Catalyzing rapid growth and transformation within a broad portfolio of businesses, including retail ventures, healthcare services, insurance, and banking
La Victoria Lab is comprised of a group of designers, anthropologists, architects, and entrepreneurs working on improving the lives of the Peruvian middle class. Founded in 2014, it’s part of Intercorp, an economic group of more than 30 companies spanning banks, malls, cinemas, schools, and more. It’s owned by one of Peru’s most successful entrepreneurs, Carlos Rodríguez-Pastor, and in total these companies employ 56,000 people and account for a staggering 2.5% percent of the gross domestic product.
Rodríguez-Pastor and Intercorp’s destinies are intertwined with those of Peruvians. Peru is one of South America’s fastest growing economies, with a healthy 6 percent year-on-year growth from 2002 to 2013, on average. That rising economic tide, along with government policy, has created extraordinary social mobility: Between 2005 and 2013, poverty was halved. In 2013 alone, nearly half a million rose out of poverty, of a population of 30.8 million.
Julisa and Jairo Pineda, a young entrepreneur couple, helped researchers understand Peruvian needs. Jairo has a full-time job during the day and at night he and Julisa sell clothes they bring from China online.
As Peruvians’ lives have improved, so the new middle class's needs and aspirations have changed: They’re entrepreneurial, expect great services, and want the best for their children. That challenge and opportunity led Rodríguez-Pastor to enlist IDEO to bring our empathic approach to the construction of a new school system, Innova, from the ground up, and to redesign their retail banking at Interbank.
Success there bred an ambition. Intercorp, Rodríguez-Pastor realized, needed to build two capabilities: a deep, bedrock understanding of the new middle class, and an innovation capability with which his companies could create new products, services, and experiences. “I want a little IDEO,” Rodriguez-Pastor said, and the germ of La Victoria Lab took root.
In early 2014, as contractors broke ground on the Lab, its founders set about hiring an eclectic team from across the globe and undertook their first project: to deeply understand the needs, desires, hopes, and dreams of the emerging middle class.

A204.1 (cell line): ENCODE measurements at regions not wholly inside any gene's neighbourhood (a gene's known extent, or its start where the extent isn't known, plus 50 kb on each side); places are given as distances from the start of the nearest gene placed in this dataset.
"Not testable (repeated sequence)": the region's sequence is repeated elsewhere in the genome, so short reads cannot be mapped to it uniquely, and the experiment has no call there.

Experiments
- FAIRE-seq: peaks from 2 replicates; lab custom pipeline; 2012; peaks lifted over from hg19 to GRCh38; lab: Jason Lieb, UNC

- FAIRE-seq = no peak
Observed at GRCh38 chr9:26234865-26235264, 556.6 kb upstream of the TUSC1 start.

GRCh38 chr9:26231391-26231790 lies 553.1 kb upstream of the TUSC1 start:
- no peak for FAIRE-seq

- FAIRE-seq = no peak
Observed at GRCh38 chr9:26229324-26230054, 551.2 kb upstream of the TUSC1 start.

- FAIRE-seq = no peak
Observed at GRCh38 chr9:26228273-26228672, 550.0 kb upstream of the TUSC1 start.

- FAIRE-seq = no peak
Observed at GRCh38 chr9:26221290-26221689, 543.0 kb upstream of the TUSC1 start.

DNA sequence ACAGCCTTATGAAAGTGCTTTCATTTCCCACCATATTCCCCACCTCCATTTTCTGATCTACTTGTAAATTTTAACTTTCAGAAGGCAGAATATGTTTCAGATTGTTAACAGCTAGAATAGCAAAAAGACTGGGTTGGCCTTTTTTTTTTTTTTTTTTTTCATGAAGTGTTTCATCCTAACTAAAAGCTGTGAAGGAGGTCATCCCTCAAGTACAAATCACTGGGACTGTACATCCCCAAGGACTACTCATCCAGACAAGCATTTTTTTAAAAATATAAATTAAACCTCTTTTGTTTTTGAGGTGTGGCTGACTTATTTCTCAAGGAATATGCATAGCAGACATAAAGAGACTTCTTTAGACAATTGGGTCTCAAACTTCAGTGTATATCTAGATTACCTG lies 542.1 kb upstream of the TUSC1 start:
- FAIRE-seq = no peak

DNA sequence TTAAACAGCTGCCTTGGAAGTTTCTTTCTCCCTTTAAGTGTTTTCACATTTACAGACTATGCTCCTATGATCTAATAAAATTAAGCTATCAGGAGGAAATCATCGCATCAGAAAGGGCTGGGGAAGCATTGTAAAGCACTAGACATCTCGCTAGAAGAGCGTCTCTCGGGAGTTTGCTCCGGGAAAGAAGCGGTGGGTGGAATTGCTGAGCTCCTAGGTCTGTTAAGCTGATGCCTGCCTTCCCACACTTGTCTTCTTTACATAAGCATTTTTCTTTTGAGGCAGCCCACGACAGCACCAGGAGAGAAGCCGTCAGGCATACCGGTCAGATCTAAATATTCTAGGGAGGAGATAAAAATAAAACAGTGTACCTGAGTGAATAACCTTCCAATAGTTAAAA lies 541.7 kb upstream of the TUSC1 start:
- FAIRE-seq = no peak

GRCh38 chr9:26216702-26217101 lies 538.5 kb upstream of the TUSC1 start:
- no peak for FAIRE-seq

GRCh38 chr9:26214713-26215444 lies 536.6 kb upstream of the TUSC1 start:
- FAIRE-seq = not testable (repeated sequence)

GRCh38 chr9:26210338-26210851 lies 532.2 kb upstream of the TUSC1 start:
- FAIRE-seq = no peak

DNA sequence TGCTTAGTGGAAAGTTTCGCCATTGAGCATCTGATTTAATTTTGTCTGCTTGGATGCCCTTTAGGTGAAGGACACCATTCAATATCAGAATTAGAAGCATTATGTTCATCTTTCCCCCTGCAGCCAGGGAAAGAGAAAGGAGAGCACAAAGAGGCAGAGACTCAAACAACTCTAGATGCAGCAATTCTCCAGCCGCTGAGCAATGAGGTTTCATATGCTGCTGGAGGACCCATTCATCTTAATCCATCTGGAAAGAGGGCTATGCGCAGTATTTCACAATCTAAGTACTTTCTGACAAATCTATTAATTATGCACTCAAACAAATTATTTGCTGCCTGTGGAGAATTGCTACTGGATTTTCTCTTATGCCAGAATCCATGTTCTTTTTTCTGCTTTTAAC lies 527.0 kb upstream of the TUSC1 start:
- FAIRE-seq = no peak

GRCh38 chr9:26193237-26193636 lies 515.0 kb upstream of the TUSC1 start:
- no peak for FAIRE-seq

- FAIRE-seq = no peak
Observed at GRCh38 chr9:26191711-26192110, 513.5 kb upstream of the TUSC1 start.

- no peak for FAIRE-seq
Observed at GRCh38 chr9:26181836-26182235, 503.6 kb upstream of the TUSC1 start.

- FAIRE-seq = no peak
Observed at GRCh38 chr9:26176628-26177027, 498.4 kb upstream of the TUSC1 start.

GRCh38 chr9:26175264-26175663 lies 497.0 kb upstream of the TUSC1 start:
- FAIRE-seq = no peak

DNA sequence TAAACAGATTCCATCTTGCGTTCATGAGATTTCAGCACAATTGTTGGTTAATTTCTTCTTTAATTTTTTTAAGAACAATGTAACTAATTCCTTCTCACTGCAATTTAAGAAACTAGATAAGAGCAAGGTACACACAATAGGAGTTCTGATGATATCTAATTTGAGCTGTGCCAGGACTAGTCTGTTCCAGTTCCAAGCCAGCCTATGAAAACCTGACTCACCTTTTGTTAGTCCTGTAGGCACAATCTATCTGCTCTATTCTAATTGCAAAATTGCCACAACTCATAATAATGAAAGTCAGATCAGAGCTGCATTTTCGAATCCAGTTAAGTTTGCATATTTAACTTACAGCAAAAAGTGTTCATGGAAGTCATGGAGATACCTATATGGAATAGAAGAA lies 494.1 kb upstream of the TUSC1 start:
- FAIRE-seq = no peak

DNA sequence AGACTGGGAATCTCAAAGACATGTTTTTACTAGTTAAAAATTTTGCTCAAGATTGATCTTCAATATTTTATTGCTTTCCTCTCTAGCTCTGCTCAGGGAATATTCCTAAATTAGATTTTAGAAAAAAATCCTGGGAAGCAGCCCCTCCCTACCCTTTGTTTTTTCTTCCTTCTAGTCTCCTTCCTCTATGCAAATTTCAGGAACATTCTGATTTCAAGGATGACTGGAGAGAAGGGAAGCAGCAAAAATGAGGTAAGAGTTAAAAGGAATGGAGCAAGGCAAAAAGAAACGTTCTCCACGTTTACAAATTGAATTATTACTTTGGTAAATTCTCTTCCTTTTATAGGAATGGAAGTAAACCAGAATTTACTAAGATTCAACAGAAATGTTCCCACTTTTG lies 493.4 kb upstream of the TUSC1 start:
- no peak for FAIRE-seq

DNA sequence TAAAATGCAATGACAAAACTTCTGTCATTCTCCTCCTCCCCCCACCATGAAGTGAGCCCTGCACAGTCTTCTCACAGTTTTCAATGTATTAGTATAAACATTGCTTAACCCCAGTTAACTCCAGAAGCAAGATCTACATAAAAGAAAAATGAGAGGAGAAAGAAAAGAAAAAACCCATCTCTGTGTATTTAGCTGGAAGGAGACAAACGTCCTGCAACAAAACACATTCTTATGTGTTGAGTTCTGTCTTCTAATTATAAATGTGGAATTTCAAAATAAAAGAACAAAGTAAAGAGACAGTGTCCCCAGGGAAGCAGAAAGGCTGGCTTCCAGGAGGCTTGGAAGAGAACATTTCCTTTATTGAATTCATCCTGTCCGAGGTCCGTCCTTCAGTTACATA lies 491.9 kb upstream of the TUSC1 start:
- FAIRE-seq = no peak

Three months of ethnographic research was followed by three months of bringing their insights to life. The Lab team surrounded themselves with mementos of people’s lives: toys, products, ads, as well as video interviews with families, to help Intercorp’s executives literally step into the lives of their prospective customers.
La Victoria Lab reshapes the value proposition of Intercorp’s businesses and, more important, shakes up our leadership’s mindset.
Hernan Carranza, chief innovation officer, Intercorp
In doing research to understand emerging Peruvian families, we interviewed Bertha Cassinelli, who goes to the market every day to buy the ingredients for that day's meals with the money her husband, Luis, gives her each day from his earnings as a taxi driver.
Powered by those insights, La Victoria Lab has brought human-centered problem-solving to a variety of Intercorp’s companies, including new retail ventures, and improving the cinema-going and banking experience.
In 2015, the Lab began scaling its efforts to build innovation capabilities across all of the portfolio companies by using IDEO’s innovation readiness assessment, Creative Difference. Each company received a report of their strengths and improvement areas, and as a result, the Lab facilitated workshops and community groups focused on building essential capabilities.
"Creative Difference is the first tool that has allowed my team and the organization to have a precise picture of where we are in the spectrum of doing truly innovative work. Now, we can identify our strengths and areas of improvement, we can develop work plans and actions based on data, and can start to really dig deep into innovation,” says Aurelia Alvarado, director of innovation, Innova Schools.
La Victoria Lab’s experiments are catalyzed by Intercorp’s scale, reach, and national ambition. Innova, for example, is set to become Peru’s biggest private school by 2018 with a total of 35 schools to date (read more about Innova here). And Interbank’s new experience is being rolled out to more than 180 branches nationally.
As it matures, its focus is changing, says Hernan Carranza, chief innovation officer, Intercorp. “There's a transition taking place at La Victoria Lab, from a studio undertaking typical design projects, to a platform for impact-led journeys that start at pipeline discovery, defining key performance indicators, all the way to implementation and stewardship."
An Intercorp team celebrates their awards for two of the six essential creative qualities that are measured and tracked in Creative Difference, customer-centricity and employee empowerment, during Intercorp’s annual innovation festival.
Just as important as the projects it delivers is the wider intent of the Lab. The aim is for IDEO’s role within La Victoria to wane, as Intercorp’s waxes, and the company’s internal innovation capability and culture strengthen. The Lab's ventures range from mindset-changing initiatives, such as curating Peru's largest innovation festival, to deeply transformative endeavours targeted at reinventing the core value propositions of Intercorp's insurance, drugstores, and medical services. It envisions massive cross-organizational transformation.
Innovation, said Rodríguez-Pastor, is too important to be outsourced.